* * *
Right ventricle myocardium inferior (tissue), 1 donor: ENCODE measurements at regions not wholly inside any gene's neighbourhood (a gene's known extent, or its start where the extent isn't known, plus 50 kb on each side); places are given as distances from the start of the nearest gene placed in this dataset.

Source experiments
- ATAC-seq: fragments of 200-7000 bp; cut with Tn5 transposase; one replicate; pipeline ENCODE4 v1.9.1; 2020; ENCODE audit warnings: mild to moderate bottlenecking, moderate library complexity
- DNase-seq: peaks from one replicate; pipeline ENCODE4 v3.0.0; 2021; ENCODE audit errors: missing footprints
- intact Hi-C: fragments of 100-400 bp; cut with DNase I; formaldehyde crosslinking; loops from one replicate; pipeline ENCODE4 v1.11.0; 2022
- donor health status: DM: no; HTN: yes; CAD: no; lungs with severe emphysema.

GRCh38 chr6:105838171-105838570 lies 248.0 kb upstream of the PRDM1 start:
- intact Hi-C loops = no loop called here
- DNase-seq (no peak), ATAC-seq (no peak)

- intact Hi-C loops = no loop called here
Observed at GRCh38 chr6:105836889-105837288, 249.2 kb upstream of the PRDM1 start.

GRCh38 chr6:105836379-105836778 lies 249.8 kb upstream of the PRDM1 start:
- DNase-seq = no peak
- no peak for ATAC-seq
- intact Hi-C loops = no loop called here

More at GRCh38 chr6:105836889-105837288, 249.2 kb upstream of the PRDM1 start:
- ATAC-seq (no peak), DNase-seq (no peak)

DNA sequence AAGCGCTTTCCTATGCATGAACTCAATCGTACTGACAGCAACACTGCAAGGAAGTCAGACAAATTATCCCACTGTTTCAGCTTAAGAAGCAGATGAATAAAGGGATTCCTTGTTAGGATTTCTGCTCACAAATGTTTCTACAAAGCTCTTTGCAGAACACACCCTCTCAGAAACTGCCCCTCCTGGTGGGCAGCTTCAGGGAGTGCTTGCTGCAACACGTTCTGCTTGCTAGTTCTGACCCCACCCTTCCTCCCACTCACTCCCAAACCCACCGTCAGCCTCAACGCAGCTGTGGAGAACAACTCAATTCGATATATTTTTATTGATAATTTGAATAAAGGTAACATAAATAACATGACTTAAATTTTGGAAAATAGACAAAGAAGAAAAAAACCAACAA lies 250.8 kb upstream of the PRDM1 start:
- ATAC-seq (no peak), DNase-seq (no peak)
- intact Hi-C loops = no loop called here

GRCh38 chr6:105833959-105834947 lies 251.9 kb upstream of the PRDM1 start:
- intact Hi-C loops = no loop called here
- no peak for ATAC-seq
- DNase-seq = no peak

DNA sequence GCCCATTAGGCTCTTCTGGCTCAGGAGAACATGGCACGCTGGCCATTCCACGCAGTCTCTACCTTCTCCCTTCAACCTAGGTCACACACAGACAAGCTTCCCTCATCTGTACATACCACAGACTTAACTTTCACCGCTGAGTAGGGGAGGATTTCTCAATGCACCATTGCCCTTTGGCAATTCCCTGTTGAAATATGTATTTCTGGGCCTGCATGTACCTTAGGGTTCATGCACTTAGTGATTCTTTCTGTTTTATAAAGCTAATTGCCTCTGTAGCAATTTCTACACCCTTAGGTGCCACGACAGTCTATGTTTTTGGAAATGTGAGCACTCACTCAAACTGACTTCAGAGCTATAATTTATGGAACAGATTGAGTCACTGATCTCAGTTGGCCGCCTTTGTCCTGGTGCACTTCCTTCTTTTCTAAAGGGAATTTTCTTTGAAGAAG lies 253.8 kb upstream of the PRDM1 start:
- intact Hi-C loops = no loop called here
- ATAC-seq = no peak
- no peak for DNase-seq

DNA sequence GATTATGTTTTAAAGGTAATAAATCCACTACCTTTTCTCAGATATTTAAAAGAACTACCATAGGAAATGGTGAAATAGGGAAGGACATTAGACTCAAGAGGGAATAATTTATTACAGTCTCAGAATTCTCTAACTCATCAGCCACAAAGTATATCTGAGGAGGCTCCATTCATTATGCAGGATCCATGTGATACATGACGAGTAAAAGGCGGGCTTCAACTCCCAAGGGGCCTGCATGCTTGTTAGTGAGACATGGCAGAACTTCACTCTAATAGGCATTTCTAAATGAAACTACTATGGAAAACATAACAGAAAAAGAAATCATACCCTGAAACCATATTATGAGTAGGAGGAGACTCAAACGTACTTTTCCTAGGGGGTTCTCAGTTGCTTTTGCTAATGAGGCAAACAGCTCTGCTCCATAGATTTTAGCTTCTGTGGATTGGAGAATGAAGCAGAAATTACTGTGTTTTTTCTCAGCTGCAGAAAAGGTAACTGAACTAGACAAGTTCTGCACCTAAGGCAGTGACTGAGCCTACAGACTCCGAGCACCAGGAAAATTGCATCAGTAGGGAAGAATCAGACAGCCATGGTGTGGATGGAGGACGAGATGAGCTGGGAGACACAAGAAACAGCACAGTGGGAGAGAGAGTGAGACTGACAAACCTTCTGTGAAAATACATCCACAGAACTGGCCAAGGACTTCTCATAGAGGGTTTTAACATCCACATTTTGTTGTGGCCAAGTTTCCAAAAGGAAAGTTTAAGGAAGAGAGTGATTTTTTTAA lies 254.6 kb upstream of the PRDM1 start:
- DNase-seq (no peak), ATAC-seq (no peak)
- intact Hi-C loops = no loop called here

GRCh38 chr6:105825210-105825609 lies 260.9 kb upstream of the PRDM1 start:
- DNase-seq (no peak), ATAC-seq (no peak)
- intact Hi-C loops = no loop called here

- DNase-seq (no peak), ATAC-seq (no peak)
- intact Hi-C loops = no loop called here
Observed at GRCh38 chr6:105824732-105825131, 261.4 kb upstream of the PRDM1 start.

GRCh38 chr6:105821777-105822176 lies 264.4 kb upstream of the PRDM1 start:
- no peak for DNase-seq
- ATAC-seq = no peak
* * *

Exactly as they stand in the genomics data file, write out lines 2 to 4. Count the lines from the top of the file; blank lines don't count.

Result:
Source experiments
- ATAC-seq: fragments of 200-7000 bp; cut with Tn5 transposase; one replicate; pipeline ENCODE4 v1.9.1; 2020; ENCODE audit warnings: mild to moderate bottlenecking, moderate library complexity
- DNase-seq: peaks from one replicate; pipeline ENCODE4 v3.0.0; 2021; ENCODE audit errors: missing footprints